Magick has technological aspects and spiritual aspects. It’s possible for certain aspects of a cult to be technologically sound—they may present traditional rituals accurately—while being spiritually, ethically, and morally a cult. It’s quite possible for an individual or group to act in a cultic manner while strenuously claiming they’re not a cult. I’ve seen this with Wiccan and Witchcraft groups, with pseudo-skeptic groups, with religious groups, and with occult orders. Observe the way groups and their leaders behave toward outsiders—not just their words and claims. Are they reasonable or are are they exhibiting the above type of cult behaviors?

With the information presented here I hope you will be alert to what some groups, which are simply cults, are doing. So be alert because we need more lerts.

Or as they used to say on G.I. Joe:

Now you know, and knowing is half the battle.

 

 

* Message to the technical purists: Yes, I’m aware that the term “cult” originally simply meant any religious sect and had no pejorative connotation. For example, early Christians were considered a cult. However, the term today has definitely negative meanings ranging from being a bad group to a dangerously evil group. It is in that sense I am using the term.

Reader Comments

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#1 
Written By Samuel Scarborough
on September 4th, 2012 @ 10:59 am

Mr. Kraig,

This is one of the best blogs I have read in some time, especially in dealing with this particular topic.

The sad truth is that this sort of behavior can be found not only in the esoteric community (as you point out), but in nearly all aspects of life in general. Too bad that there are those throughout the esoteric community that seem to be infected with this cult like behavior.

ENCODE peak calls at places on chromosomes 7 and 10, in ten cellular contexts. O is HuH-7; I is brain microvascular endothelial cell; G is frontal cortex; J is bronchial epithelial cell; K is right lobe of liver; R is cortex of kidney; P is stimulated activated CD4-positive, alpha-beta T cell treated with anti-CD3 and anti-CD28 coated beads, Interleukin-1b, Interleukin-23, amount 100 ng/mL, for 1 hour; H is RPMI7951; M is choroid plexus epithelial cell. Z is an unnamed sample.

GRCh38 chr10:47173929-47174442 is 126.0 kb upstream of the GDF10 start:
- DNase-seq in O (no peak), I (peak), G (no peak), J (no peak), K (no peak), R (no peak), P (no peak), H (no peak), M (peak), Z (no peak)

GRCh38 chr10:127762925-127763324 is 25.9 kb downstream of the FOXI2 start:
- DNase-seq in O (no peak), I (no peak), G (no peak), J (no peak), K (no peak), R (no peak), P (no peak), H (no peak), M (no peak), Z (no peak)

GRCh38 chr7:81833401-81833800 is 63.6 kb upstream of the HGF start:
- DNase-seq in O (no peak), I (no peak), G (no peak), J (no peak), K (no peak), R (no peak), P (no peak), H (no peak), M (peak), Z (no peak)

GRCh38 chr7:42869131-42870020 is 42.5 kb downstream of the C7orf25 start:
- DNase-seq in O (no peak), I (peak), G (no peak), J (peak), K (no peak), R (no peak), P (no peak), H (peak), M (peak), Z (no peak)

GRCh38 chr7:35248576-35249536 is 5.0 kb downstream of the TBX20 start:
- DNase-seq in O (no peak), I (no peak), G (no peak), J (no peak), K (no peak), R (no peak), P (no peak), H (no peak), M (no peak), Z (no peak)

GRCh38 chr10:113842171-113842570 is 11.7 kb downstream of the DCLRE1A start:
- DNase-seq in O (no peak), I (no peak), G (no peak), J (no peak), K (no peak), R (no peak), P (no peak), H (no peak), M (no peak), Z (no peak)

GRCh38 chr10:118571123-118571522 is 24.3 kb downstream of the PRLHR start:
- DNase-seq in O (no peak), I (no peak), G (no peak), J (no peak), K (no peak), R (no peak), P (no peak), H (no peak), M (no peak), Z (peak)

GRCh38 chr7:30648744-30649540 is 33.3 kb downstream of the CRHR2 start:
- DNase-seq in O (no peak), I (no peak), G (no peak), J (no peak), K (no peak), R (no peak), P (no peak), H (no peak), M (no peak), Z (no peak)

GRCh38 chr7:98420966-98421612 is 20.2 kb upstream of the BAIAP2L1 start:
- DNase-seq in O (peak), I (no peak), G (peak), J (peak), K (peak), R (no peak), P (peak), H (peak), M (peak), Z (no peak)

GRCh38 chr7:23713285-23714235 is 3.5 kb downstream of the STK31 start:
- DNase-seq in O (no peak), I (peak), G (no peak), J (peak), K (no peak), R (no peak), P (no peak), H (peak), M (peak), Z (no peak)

The 6 points that you give from Jones’ book are very insightful in being on the lookout for this type of behavior. This list of six points along with the Advanced Bonewits Cult Danger Evaluation Frame (by the late Isaac Bonewits)should give any person a very good set of tools to be able to identify whether any group is a cult or not.

These along with plain old common sense go a long way to keeping a person safer and out of the clutches of people involved with cult like behavior.

In LVX,
Samuel

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#2 
Written By Donald Michael Kraig
on September 4th, 2012 @ 11:14 am

Thanks, Samuel. The Advanced Bonewits Cult Danger Evaluation Frame can be found at this LINK.

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#3 
Written By Phaedra Bonewits
on September 4th, 2012 @ 12:32 pm

Don, I can’t believe you did a whole blog about cults without once mentioning the Advanced Bonewits Cult Danger Evaluation Frame!

Isaac created the ABCDEF in response to the People’s Temple Jonestown tragedy back in 1978. It rates the behavior of any group on a sliding scale from very controlling to very loose. It was the first evaluation of cults/groups/whatever to rate them on psychological factors rather than on dogma or belief. It’s been used all around the world, even by governments. It might actually be his most lasting legacy.

You can find it in later editions of either his Real Magic or Margot Adler’s Drawing down the Moon, or on our website (in several languages, too) at http://www.neopagan.net/ABCDEF.html

It is also true (although to this day I regret that we neglected to get a screenshot) that he once googled “Isaac Bonewits + cults” and got 666 hits.

avatar
#4 
Written By Kyle
on September 4th, 2012 @ 1:23 pm

I’d like to second what Samuel said: this is really found all over in all parts of life.

Don alluded to religious groups doing this and, yes, mainstream religious groups do act cultish (and we often are less wary of them because they are “established”).